Kyle Busch has a reputation as being something of a perfectionist. He wants to win… badly. When he does, he wants to immediately go back and do it again.
Luckily for Busch, he’s done plenty of winning over the years. He’s won 207 races in NASCAR’s top three divisions, including 55 in the Monster Energy NASCAR Cup Series (good for a tie for ninth all-time with Rusty Wallace). Busch has won enough races by himself and via his race team (Kyle Busch Motorsports) to conceivably just put trophies wherever he wants.
No, we’re pretty sure Busch doesn’t have random trophies hanging out on a copy machine or a manufacturer’s trophy in the break room refrigerator when the cameras aren’t around. It just seems like he could.
That said, Busch is not where he wants to be at this point in his career, especially in terms of Cup Series titles. This weekend marks his fifth straight Championship 4 appearance; Busch has been able to capture just one title during that stretch (2015).
Winning the 2019 MENCS championship on Sunday would definitely move him a step closer to his goals, though.
“I’m behind, for sure, in wins and championships,” Busch said during Thursday’s (Nov. 14) Championship 4 Media Day. “Why [is that so]? The list goes on. [The goal] now is about where it’s at. If I end with one [championship], it’s going to suck. If I can only get two, then whatever. I think five is still achievable. That said, you get to five [Championship 4s] in a row and only come away with one, that gets really defeating.”
Championships in NASCAR weren’t always decided in this fashion. It used to be a full-season grind. Then, from 2004 through 2013, you had a 10-week Chase. Now, it’s just one race to decide it all. The pressure is on… but not necessarily where you’d think it would be.
“It’s stressful, man. It’s not stressful until the Round of 8 and the Round of 8 is the ultimate pressure,” Busch said. “Once you get here to Homestead, though I feel like it reduces.
“[The Round of 8 is] just about being in the Championship 4 and being eligible there. You know you’re racing against eight of the best of that time right then and there. You look at it, I think we were one through eight last week at Phoenix at one point in the race, right, so it’s hard. It’s not easy and you’re racing for points, literally single points at times that can get you in or out. So with this format being the way that it is, it definitely takes time off you probably a little bit, it’s pretty stressful, gives you some more gray hairs than you want.”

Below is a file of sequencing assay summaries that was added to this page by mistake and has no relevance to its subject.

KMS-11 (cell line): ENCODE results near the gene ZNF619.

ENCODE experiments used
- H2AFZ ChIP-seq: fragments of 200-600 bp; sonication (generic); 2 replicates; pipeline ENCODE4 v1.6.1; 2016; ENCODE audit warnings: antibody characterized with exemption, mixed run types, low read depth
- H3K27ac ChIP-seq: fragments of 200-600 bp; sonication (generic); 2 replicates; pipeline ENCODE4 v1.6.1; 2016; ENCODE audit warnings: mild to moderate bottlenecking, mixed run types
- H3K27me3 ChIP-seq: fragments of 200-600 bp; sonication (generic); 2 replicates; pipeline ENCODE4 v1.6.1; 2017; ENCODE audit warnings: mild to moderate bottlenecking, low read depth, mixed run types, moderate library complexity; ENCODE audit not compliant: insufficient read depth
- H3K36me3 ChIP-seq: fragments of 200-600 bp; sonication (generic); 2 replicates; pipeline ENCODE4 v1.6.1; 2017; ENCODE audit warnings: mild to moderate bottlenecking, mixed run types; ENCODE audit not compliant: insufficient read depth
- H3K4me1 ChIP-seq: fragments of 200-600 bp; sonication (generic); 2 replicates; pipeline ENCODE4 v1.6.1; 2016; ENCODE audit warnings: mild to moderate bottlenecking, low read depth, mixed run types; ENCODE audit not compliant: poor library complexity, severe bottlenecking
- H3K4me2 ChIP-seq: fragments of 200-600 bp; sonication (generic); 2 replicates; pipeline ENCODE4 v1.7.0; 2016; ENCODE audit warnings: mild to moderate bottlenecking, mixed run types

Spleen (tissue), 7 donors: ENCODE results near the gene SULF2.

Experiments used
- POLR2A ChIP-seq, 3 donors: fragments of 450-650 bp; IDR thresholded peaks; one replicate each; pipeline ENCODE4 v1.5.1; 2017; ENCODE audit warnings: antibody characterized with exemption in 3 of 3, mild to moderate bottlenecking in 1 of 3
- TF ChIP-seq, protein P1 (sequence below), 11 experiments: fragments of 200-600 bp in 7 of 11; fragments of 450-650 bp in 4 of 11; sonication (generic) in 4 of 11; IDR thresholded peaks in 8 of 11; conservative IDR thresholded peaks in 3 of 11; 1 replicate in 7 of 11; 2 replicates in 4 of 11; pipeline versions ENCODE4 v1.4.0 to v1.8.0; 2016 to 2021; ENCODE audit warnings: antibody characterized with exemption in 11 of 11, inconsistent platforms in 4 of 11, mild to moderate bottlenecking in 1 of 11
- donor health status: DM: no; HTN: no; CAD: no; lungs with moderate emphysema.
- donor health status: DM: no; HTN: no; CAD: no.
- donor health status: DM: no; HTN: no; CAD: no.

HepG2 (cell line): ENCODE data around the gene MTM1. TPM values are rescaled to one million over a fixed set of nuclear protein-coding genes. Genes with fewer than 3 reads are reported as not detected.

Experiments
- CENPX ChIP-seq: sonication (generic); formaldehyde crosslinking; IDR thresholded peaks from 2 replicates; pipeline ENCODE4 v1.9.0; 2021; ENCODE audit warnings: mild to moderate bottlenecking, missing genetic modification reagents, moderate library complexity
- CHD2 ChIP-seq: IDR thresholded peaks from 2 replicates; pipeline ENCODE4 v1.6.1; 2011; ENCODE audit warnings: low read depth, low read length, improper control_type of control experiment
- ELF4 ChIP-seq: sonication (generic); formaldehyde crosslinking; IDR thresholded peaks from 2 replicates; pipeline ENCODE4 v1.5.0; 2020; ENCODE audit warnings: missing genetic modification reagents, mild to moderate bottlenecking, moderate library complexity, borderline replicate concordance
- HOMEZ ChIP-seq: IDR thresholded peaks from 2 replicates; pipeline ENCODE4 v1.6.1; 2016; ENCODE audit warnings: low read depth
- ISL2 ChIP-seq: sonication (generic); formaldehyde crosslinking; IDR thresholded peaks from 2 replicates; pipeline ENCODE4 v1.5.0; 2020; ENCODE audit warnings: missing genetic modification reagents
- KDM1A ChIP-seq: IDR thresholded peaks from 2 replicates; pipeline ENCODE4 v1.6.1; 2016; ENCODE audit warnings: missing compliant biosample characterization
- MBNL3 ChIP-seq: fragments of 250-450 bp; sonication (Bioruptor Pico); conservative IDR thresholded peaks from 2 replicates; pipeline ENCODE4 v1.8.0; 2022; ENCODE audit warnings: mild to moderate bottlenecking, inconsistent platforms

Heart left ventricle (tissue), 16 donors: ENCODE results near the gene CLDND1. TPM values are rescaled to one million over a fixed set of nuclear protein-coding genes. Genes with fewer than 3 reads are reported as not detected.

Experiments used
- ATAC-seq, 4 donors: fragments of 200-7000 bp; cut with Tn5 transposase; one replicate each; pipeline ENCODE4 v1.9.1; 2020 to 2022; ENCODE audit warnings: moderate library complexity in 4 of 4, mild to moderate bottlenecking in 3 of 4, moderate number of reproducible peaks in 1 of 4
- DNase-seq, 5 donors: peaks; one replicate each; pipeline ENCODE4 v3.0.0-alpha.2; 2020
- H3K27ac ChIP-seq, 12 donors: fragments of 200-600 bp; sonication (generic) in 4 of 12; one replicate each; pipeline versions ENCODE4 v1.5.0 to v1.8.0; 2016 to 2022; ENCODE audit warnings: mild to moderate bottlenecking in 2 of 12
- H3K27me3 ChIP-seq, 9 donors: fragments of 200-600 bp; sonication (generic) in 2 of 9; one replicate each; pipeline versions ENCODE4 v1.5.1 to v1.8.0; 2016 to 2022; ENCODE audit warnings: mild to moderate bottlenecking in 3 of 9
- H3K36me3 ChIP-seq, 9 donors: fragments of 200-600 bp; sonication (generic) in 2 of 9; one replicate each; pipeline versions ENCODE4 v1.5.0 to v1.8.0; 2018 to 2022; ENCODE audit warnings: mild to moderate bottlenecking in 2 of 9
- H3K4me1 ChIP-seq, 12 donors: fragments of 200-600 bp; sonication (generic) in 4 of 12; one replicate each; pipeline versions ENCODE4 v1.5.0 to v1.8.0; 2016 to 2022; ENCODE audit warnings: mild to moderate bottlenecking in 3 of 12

The stress is not just reserved for Busch. Everyone else with the team is running ragged as well.
“[Crew chief Adam Stevens], the whole playoffs, he’s been working 90-hour weeks plus,” Busch continued. “It’s crazy [with] the stress and the difficulty and the sacrifice that his family has to go through for all this to work and for all of this to come together. So I know it is my ultimate reward back to him as well as all the families involved on our team to bring home the championship.”
Busch has done a decent amount of winning in 2019 to get him to this point – just not recently. He enters this weekend with four wins each in Cup and Xfinity, along with a five-race sweep of his Gander Outdoors Truck Series schedule. But Busch hasn’t won in Cup since Pocono back in June, a span of 21 races.
Despite that winless streak, Busch does not subscribe to the notion that momentum is a thing.
“I won [at ISM Raceway] last year and went to Homestead and should have finished 14th. We were terrible,” Busch continued. “I didn’t win through the Playoffs in 2015, went into the championship race as the underdog, shouldn’t even be there, no chance to win, and we won. So it’s all about, what can you do for me now.”
Busch clearly believes, despite an uneven playoff, his team is still capable of winning it all. When Sunday night comes around, he’s looking to be the one to accept a 66-pound Monster Energy NASCAR Cup Series trophy on the frontstretch at Homestead-Miami Speedway.
About the author
Phil Allaway has three primary roles at Frontstretch. He's the manager of the site's FREE e-mail newsletter that publishes Monday-Friday and occasionally on weekends. He keeps TV broadcasters honest with weekly editions of Couch Potato Tuesday and serves as the site's Sports Car racing editor.
Outside of Frontstretch, Phil is the press officer for Lebanon Valley Speedway in West Lebanon, N.Y. He covers all the action on the high-banked dirt track from regular DIRTcar Modified racing to occasional visits from touring series such as the Super DIRTcar Series.
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